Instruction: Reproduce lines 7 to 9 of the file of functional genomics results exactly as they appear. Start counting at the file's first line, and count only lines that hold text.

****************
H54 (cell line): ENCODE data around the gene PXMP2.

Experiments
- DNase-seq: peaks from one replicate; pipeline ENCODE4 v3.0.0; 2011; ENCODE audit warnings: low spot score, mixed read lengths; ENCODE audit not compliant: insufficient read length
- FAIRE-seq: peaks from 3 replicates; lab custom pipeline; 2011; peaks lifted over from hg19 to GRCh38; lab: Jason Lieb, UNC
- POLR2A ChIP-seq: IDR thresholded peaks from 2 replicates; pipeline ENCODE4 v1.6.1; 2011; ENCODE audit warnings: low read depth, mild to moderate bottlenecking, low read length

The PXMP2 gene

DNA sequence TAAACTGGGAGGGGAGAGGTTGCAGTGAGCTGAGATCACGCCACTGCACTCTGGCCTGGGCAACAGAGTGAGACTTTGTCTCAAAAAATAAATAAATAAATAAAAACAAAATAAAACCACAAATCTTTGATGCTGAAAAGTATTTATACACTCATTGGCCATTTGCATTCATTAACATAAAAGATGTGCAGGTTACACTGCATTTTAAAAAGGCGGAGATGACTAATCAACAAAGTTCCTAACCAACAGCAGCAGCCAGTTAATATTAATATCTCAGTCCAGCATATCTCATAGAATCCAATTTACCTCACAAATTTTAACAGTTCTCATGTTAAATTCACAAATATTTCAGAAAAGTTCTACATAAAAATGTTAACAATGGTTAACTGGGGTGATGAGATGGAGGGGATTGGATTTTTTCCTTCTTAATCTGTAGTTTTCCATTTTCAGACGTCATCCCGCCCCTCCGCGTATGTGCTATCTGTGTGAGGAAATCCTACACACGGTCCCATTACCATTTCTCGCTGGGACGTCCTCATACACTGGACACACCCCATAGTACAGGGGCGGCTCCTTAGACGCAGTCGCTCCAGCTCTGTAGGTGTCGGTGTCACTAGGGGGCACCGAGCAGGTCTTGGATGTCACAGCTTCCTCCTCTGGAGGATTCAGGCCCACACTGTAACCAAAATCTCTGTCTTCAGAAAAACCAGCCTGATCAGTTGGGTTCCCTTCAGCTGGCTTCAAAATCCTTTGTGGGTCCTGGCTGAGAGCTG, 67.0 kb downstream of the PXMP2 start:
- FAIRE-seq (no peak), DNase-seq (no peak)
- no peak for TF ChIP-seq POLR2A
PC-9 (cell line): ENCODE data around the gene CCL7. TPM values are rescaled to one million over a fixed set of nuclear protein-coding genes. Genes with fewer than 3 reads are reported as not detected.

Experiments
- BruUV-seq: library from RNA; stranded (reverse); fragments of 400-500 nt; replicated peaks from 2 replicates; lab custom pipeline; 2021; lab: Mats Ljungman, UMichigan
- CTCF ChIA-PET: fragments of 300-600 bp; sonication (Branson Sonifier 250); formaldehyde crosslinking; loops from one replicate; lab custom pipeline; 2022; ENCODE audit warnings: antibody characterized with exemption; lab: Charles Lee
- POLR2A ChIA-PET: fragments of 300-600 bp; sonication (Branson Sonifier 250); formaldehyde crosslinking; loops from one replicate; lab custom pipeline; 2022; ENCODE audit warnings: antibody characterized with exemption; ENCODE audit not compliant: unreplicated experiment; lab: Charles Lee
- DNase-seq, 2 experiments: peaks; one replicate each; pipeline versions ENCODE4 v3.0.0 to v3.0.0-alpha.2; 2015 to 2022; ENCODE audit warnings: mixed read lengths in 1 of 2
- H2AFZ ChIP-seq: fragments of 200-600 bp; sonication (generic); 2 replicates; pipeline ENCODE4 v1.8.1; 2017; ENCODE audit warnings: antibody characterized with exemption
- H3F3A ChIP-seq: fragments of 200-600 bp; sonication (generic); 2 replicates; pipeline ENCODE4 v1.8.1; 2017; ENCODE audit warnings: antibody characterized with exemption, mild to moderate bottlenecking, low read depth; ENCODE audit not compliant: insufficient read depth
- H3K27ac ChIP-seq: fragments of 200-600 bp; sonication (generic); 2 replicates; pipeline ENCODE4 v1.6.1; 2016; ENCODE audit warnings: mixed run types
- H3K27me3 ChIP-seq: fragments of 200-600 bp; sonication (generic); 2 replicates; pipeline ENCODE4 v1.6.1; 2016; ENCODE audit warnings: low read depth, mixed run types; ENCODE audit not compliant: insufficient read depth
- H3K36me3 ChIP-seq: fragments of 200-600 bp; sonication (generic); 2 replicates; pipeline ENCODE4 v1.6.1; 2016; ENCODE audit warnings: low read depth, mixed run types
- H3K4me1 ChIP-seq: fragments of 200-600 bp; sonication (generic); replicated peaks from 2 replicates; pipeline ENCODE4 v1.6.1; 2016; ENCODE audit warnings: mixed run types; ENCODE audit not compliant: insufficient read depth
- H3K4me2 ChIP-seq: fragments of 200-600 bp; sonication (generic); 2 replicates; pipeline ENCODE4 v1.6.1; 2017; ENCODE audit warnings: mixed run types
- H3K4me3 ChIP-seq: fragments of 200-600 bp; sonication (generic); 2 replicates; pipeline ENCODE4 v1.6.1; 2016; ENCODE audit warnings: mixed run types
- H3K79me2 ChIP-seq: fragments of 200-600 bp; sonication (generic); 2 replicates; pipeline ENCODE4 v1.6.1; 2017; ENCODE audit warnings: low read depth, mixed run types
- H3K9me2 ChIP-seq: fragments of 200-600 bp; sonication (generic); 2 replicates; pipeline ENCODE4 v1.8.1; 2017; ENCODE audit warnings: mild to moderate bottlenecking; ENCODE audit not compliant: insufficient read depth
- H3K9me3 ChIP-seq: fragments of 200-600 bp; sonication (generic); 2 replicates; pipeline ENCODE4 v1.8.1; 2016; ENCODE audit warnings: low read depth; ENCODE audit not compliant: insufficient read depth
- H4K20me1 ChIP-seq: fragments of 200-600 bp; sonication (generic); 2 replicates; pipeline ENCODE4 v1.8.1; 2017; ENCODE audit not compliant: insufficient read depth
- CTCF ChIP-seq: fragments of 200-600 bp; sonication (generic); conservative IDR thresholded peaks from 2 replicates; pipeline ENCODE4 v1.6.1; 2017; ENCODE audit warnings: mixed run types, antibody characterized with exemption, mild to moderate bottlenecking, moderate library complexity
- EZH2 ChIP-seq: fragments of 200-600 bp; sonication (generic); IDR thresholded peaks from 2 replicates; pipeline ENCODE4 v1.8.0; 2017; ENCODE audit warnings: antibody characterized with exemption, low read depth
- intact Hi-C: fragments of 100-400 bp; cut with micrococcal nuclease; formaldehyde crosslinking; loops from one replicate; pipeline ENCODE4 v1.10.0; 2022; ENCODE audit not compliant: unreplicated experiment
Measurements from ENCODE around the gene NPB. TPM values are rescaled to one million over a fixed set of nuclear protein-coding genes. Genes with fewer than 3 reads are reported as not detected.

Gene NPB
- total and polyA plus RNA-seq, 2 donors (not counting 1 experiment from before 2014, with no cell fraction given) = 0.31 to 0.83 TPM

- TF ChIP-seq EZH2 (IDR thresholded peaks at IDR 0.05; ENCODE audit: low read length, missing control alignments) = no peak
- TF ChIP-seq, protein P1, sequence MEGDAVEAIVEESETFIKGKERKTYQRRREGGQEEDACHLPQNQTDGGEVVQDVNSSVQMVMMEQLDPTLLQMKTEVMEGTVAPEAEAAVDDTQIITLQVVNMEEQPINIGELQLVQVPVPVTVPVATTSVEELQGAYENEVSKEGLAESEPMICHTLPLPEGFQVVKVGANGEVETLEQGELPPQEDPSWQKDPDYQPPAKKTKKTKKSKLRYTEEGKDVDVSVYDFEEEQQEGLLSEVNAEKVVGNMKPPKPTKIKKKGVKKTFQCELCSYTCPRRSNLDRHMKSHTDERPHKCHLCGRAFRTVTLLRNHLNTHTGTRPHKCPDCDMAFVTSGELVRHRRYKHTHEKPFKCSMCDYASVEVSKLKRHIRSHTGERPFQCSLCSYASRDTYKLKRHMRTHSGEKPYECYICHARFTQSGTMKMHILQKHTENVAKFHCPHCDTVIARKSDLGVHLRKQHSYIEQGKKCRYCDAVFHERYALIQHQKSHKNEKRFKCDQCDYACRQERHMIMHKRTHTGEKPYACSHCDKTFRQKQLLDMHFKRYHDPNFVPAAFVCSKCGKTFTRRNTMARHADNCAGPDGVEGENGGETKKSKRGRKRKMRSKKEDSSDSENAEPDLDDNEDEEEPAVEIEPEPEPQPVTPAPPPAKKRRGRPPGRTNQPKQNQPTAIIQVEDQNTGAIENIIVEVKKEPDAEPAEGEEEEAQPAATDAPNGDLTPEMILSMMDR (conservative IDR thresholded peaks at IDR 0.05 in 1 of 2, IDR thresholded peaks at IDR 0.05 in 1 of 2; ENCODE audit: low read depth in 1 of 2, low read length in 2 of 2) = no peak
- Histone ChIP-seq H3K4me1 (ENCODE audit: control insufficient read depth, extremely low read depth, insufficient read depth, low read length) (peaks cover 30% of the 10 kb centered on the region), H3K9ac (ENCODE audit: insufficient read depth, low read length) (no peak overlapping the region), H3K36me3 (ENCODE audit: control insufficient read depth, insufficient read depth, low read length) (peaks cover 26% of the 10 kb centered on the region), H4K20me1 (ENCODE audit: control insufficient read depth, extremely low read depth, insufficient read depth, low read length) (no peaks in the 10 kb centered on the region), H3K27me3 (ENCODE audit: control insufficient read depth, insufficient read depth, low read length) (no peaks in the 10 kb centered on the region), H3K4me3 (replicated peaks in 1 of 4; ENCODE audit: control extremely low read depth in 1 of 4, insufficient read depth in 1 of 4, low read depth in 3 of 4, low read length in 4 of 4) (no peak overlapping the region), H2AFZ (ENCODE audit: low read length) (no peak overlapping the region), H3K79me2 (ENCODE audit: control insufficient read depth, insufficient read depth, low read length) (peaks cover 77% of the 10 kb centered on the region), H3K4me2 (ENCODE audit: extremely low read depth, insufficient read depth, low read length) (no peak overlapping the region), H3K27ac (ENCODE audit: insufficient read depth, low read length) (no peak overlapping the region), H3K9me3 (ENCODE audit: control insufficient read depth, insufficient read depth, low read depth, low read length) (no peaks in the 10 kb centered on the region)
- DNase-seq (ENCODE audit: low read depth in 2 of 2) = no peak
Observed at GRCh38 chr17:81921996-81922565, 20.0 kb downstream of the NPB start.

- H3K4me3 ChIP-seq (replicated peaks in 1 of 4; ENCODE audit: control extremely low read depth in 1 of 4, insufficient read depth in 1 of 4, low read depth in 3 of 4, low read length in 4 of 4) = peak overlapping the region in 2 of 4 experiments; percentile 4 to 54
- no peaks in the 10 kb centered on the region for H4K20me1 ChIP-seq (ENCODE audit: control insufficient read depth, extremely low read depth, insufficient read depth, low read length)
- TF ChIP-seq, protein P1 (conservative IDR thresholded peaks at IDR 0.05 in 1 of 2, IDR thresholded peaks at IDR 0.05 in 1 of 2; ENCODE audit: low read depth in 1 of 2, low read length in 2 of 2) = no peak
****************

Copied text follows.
DNA sequence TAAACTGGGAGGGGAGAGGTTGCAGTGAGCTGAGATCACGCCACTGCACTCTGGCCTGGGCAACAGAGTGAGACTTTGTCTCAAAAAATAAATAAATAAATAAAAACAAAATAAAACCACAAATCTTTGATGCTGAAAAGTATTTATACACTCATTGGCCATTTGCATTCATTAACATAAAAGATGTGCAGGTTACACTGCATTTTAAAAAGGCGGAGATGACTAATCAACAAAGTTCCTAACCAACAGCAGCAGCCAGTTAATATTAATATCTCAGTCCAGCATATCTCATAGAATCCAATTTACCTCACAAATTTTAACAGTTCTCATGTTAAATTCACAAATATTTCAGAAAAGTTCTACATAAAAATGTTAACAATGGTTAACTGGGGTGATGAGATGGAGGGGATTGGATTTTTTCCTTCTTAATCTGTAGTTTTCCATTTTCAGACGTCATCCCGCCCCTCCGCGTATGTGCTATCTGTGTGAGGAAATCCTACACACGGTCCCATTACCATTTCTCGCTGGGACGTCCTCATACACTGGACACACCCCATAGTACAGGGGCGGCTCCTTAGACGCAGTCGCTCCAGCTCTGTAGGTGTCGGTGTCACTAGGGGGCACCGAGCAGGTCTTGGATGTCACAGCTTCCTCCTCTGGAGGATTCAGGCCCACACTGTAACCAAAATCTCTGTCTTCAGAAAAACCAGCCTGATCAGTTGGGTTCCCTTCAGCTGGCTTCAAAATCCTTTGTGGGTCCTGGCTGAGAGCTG, 67.0 kb downstream of the PXMP2 start:
- FAIRE-seq (no peak), DNase-seq (no peak)
- no peak for TF ChIP-seq POLR2A